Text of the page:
Lately, there has been significant interest on the part of Philippine authorities to go after tax dodgers in the country’s online gambling industry.
Despite the government rejecting China’s pleas to end its Philippine Offshore Gaming Operator (POGO) industry, President Rodrigo Duterte’s administration has followed through on a promise to better police POGOs throughout the country.
Of course, that isn’t so much in Beijing’s interest as it is necessary for the good of the Philippines itself.
That growth notwithstanding, some of the POGOs are apparently shirking their tax obligations.
While the Philippine government has received roughly P11.9 billion (228 million USD) from POGOs since their establishment in 2016, records indicate that the businesses are holding out to the tune of some P21.62 billion (413.1 million USD).
In order to combat this, the Philippine government has launched a new initiative to go after POGO tax dodgers.
On Wednesday, September 25, the Philippine Bureau of Internal Revenue (BIR) started things off with a bang, taking action against the biggest known offender in the industry: the Great Empire Gaming and Amusement Corporation.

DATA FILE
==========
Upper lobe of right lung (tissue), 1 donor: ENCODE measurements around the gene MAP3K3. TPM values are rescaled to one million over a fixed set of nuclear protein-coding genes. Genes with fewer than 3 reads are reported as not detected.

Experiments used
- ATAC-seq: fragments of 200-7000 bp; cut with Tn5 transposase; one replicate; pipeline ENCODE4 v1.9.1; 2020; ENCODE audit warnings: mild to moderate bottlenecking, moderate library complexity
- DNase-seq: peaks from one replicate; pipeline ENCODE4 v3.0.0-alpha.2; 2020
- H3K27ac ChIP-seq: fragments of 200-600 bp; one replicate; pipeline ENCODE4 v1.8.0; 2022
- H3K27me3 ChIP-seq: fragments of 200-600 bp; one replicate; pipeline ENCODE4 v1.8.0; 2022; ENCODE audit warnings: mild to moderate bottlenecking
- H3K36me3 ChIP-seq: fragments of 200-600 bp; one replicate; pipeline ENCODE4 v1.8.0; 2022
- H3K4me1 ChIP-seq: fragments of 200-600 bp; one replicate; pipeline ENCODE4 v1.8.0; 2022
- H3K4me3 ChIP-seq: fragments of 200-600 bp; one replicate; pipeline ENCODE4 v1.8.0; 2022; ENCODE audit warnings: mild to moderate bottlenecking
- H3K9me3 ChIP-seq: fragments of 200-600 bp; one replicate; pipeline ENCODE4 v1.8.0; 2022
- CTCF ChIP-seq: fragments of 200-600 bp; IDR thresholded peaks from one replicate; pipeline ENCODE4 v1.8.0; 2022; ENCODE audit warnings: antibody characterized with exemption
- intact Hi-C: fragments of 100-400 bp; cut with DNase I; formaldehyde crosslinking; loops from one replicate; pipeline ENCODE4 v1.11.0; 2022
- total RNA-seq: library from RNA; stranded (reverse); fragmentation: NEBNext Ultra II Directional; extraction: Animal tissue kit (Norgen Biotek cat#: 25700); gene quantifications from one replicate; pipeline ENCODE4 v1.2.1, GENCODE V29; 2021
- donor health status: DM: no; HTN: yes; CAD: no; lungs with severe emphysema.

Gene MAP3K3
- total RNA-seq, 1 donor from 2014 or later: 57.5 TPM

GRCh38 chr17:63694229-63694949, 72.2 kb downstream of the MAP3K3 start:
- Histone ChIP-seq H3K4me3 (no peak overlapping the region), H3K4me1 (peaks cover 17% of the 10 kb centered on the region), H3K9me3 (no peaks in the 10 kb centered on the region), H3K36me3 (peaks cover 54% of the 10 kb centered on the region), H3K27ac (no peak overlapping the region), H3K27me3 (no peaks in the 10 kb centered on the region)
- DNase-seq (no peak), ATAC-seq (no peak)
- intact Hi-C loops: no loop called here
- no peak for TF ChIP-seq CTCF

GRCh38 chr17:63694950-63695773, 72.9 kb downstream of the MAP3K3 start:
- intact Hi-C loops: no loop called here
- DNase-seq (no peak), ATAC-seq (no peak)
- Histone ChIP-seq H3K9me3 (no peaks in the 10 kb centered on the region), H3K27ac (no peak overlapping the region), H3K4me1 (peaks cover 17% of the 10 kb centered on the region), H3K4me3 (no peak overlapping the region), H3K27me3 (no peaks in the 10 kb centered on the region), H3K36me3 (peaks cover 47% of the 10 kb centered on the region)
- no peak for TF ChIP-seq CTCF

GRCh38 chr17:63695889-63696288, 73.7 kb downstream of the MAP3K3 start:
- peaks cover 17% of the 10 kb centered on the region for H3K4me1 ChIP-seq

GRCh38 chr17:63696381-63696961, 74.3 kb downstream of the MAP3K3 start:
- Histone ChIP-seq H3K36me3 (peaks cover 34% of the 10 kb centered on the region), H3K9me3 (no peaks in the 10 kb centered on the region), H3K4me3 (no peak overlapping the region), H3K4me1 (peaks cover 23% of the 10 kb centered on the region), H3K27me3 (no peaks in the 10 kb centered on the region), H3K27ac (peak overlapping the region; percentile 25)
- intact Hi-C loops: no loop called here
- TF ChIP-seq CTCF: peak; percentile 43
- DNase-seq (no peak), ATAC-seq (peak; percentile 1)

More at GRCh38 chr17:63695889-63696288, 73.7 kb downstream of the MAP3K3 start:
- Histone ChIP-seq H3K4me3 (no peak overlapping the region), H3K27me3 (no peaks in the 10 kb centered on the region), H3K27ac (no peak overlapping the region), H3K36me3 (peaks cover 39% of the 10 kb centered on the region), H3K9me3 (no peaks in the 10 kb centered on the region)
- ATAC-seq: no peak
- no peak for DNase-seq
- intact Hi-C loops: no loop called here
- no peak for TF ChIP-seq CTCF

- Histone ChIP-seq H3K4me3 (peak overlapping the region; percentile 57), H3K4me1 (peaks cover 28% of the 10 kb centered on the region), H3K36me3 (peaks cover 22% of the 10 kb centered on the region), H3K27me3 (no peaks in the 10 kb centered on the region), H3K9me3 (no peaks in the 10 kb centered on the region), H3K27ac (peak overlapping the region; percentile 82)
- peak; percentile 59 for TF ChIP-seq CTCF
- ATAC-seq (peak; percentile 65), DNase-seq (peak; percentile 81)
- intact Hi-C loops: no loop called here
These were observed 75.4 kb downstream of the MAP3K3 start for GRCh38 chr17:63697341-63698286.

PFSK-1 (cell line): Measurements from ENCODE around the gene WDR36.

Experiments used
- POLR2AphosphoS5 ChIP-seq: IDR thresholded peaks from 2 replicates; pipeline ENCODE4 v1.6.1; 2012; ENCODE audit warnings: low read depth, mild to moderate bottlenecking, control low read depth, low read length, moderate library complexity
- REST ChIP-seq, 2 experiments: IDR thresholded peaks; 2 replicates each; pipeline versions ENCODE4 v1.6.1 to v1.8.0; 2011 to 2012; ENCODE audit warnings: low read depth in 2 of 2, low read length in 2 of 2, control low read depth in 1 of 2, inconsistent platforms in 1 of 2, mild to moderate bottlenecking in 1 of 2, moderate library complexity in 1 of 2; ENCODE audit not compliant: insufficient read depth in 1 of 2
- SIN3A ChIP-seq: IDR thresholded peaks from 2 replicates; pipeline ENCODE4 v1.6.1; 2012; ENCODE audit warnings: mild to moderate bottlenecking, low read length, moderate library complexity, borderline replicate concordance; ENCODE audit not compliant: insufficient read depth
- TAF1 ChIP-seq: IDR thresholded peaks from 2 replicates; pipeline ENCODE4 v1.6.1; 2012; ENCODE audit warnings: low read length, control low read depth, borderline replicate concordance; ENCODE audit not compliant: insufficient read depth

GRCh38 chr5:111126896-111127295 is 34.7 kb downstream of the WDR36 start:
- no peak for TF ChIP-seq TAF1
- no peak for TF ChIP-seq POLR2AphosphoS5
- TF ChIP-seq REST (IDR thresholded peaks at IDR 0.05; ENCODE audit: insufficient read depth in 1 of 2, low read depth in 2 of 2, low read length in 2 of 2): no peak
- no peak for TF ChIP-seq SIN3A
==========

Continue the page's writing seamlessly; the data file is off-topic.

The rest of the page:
Great Empire’s operations as a POGO have turned out to be not so great, and the empire has now fallen after raids on the company’s offices in Quezon City and Parañaque City.
It turns out that Great Empire – the second largest POGO operator in the Philippines and an employer of nearly 8000 (mostly Chinese) workers – has not only been withholding taxes from the government, but it was never even registered per the terms of the Philippine Tax Code, meaning that it has withheld all VAT obligations.
Internal Revenue Deputy Commissioner Arnel Guballa explained the situation:
“This company here [in Quezon City] is not registered with us as VAT-registered taxpayer. Under the Tax Code, the BIR has the right to close or suspend its operations.”
However, the government will give Great Empire a chance to pay its debts and become a legal Philippine online casino in good standing. Guballa laid out the simple process for this in clear terms that all other violators can easily understand:
“They just have to settle the unpaid tax. And then, the closure will be lifted upon full payment.”
According to Guballa, there are more than 200 similarly unregistered – if smaller – POGO service providers and ancillary businesses that will be getting “surprise visits” from the BIR in the coming weeks and months.